Londonist is working with Sound and Music, the national agency for new music, to introduce you to some intriguingly creative events.
Continuing on our quest to have Londonist readers sample new music experiences and report back, we sent an intrepid trio to the Monarch in Camden where the Orchestra of the Age of Enlightenment were pitching up for The Night Shift, an evening of classical music in the pub. On hand to give them some expert insight was Jake Thompson-Bell, Composer in Residence at Somerset House and Nick Sherrard of Sound and Music. Here’s what they thought.
How did you feel before the performance – what did you expect?
Thomas: I was a bit sceptical beforehand. Classical music in a pub environment. I didn’t think it would work. I felt that maybe Haydn was outside his comfort zone. I was looking forward to the reaction of the audience, how would they respond, would people be sshhhing others. Outside the music, that’s what I was looking forward to – the reaction of the audience.
Joel: I was quite busy before the gig, and only managed to finally check out the website and Youtube preview info on the day of the performance. Having had not much expectation before, I was quite excited. I was glad I got there a little earlier for some pre-show chat, and found my expectations rising along the way.
How did the performance make you feel? What did you make of it?
Thomas: Thomas: From the outset the lead violinist made us all feel very comfortable.He introduced the programme of events and once they started the power of the music made people forget about their environment and the whole pub became immersed in the sound. As the performance featured a newly composed piece the introduction from the composer, in the format of a brief Q&A, felt a bit awkward, but nevertheless it was enjoyable to match his answer to the question “what does your music smell like?”, to the rather peculiar yet accurate response of “grapefruit”.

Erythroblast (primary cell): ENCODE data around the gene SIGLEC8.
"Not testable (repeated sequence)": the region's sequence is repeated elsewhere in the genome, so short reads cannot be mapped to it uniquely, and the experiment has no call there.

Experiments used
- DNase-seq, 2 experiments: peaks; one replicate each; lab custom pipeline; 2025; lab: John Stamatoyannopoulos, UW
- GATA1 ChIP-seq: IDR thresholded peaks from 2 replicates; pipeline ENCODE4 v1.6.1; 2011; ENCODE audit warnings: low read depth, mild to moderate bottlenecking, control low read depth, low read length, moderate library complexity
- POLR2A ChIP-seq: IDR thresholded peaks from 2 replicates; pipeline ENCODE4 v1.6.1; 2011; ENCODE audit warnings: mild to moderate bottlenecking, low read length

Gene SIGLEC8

After a very intense first half, people became more relaxed and the classical mosh pit which formed at the front of the stage began to spread across the pub. People felt more relaxed and at home with the music.
Joel: I found it captivating and provocative. The obvious juxtaposition aimed for with classical music in a pub setting was very interesting. I felt like I could lean in to hear a quip, ask a question, order another pint and immerse myself in the music with ease.
Was it accessible? Did you need specialist knowledge to enjoy it?
Thomas: I think anyone would have enjoyed the performance. It was evident the command that classical music has over its audience, the silence, the intense listening and the enjoyment on people’s faces showed that the experiment worked. I enjoyed the lead’s remark about when Haydn would have performed no one would have been listening – it would have been background music for the aristocracy. How times have changed.
Joel: Very accessible. I felt at the beginning there was a level of reverent silence that inferred the crowd still felt rule-book bound. It eased noticeably with the witty artist banter. The later interactive crowd ‘drinking game’ achieved its aim of loosening the crowd up and the smiles were all around. I don’t think you need specialist knowledge to enjoy incredible, evocative music either way. It was clear to even the people walking past it looked as good we heard it inside.
Would you recommend the experience to your friends?
Thomas: I would. I took a friend who wasn’t a “Classical Music Nerd” as someone in the audience described themselves, and they thoroughly enjoyed it. Very relaxing. I would like to enjoy a pint in my local pub on a Saturday afternoon with a string quartet for company.
Joel: Certainly! I already have to most people I know, and it got a very interested response from everyone.
Would you try other OAE or new music events?
Thomas: I’m up for anything. I liked the idea of this event, taking classical music out of its comfort zone. As I discussed with the group I would like to see the same concert but with an unsuspecting audience and compare the reactions.
Joel: Of course. I missed one earlier before this particular event, and am looking forward to more in future, hopefully with friends.
Many thanks to our samplers Joel and Thomas & friend.
Interested in more events like these? Browse listings in The Sampler.